Monday had gone and we had faced another lightning storm over night which cast serious doubts on whether the half-marathon would go ahead as planned at 08:00 Tuesday.
I considered this event the best chance Aoife and I would have for completing a long run while on the island. Like most of the Canaries, Lanzarote is a volcanic island consisting mainly of rocky desert, lava fields, sand and the black soil left behind by the last eruptions in the 18th century.
The main roads are in good condition, if undulating, but the side-roads are painfully broken up, seemingly consisting of pieces of rubble embedded in tar, making them particularly painful to bike on. The half-marathon route would cover both terrains and take us up the dreaded climb to the village of El Cuchillo as well as two laps of the lagoon (one on the way out and one coming back) to complete the large circular trek.
In the end, the storm desisted enough for the organiser’s to set us on our way and it was a small band of hardy souls who were first thrown into a strong headwind for the first 10km before the baking sun finally showed it’s face and dominated the return journey.
We had to start with three laps of the track during which three tall skinny runners, one German and two Danes, set the pace. I fell in behind the group immediately, having decided to hold the strongest possible aerobic pace throughout and just live with whatever pace that meant. I was hoping to break ninety minutes as that would be a solid training run, but knew the route could defeat any time planning.
Coming out for the final lap, I noticed the trio ahead were setting a harder pace than I prefer for the first 10k of a half-marathon, so I decided to let them go and see if I could launch my trademark “squeeze” with 10k to go and reel them in later. As the best quality roads on the island took us towards the climbs, this proved a lonely choice as the trio disappeared in the distance.
Having lost sight of my “rabbits” between the many corners and undulations, my concentration had to be directed at the four kilometre climb to the zenith of our journey – El Cuchillo – which stands 100m over the main plateau of the island. Most of the ascent was gradual, but a few parts forced kilometre paces well over 5 minutes, ending any ambitions of crunching out strong split throughout.
Still feeling all deserted, I finally caught sight of a black speck ahead whilst leaving the village and starting my descent on the broken-up roads; the sun now lending power to the desolate desert landscape. The German runner had been left for behind by the Danes, and it was now up to me to make the score Denmark 3 – Germany 0.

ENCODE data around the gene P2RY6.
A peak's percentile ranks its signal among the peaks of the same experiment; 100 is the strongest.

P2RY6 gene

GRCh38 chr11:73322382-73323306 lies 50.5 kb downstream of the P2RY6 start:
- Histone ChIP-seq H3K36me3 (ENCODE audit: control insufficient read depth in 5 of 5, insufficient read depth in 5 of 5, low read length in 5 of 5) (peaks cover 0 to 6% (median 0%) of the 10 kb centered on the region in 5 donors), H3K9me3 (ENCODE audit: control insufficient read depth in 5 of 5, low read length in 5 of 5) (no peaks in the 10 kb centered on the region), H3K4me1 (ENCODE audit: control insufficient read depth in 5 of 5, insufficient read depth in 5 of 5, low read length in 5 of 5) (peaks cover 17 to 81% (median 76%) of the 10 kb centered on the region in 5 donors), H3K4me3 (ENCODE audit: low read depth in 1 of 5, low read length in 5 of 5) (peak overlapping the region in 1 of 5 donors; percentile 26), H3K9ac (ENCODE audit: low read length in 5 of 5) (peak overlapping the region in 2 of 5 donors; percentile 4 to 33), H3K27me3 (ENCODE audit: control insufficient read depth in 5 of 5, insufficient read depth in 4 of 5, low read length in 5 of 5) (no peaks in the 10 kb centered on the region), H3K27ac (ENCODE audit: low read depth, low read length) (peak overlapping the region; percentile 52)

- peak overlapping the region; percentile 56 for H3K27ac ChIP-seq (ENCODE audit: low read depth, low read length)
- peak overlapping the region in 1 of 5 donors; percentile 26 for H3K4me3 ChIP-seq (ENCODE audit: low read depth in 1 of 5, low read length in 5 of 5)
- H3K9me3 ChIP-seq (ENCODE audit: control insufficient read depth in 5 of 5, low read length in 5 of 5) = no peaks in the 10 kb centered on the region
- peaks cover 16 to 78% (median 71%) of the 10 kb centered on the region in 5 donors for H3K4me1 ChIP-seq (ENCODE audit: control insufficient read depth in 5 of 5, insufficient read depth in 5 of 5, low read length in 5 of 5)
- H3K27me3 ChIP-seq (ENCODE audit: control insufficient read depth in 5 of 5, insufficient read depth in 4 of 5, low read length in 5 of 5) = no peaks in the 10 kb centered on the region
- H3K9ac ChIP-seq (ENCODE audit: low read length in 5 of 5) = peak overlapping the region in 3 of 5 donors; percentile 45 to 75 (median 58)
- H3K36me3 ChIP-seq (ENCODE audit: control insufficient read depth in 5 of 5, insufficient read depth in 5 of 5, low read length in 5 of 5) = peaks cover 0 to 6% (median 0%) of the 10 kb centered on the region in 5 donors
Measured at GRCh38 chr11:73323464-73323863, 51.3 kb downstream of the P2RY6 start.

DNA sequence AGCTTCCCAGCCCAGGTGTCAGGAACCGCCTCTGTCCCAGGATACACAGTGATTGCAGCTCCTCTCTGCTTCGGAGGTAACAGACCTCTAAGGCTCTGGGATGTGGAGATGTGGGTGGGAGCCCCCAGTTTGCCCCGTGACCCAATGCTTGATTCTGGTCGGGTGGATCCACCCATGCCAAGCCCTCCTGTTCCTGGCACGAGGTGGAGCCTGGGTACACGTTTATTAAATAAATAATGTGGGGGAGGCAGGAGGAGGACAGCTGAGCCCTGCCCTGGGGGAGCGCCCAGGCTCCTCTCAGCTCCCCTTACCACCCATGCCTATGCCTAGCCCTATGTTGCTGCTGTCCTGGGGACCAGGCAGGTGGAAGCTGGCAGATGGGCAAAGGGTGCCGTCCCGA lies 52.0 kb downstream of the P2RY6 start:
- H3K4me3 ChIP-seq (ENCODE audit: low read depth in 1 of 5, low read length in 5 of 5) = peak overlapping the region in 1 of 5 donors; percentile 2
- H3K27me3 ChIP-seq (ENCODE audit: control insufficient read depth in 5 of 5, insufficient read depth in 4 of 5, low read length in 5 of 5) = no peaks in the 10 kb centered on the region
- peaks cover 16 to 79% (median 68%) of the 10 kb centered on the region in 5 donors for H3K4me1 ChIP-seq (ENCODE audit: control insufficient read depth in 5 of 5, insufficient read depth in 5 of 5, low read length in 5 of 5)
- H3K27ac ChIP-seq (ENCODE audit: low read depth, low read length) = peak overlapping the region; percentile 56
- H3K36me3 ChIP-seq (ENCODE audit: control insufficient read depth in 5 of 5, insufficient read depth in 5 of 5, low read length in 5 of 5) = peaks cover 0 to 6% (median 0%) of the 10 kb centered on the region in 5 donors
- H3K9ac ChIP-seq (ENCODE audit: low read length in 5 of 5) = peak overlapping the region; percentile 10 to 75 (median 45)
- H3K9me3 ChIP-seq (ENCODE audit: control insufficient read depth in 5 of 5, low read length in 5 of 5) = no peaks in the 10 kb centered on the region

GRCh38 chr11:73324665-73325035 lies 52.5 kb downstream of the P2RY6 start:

Despite this being a training run, I wanted to take at least a podium spot for no better reason than it was there to take, so I sacrificed one water station trying to keep full momentum on the descent. Yet my black front-marker seemed to draw no nearer, the squeeze seemed to powerless in the Canarian sun…
Luckily, the half-marathon rewards those of endless patience, and first we returned to better roads, then Club La Santa came into sight as we strode downwards with the faintest hints of a receding gap now registering on my inner eye. By the time we passed the bridge across the lagoon for our final few kilometres circuit, this dissipated into nothingness “Patience,” I thought, “only go past when you are fully committed”. Then we were running as one and I pushed away with one strong effort. 19.6km had passed by and it felt almost unsporting to pass someone so late.
My Danish compatriots cruised in almost hand-in-hand and given one has run 1:13 for the half-marathon (he seemed to be pacing the younger Dane who rewarded him by outsprinting him at the death), it’s safe to assume I did my best in finishing third after their 1:28. The half-marathon, especially tough routes, is not forgiving to those with tired legs, but running strongly for my finish time of 1:34 meant this was another terrific workout and should not be looked at with denigration compared to my 1:22 best.
Uwe Sander, my German adversary, arrived half a minute later and then Aoife as first woman. We didn’t stick around to wait for the last runners but instead treated ourselves to an ice-cream and a quick nap so we could be ready for the afternoon’s many activities.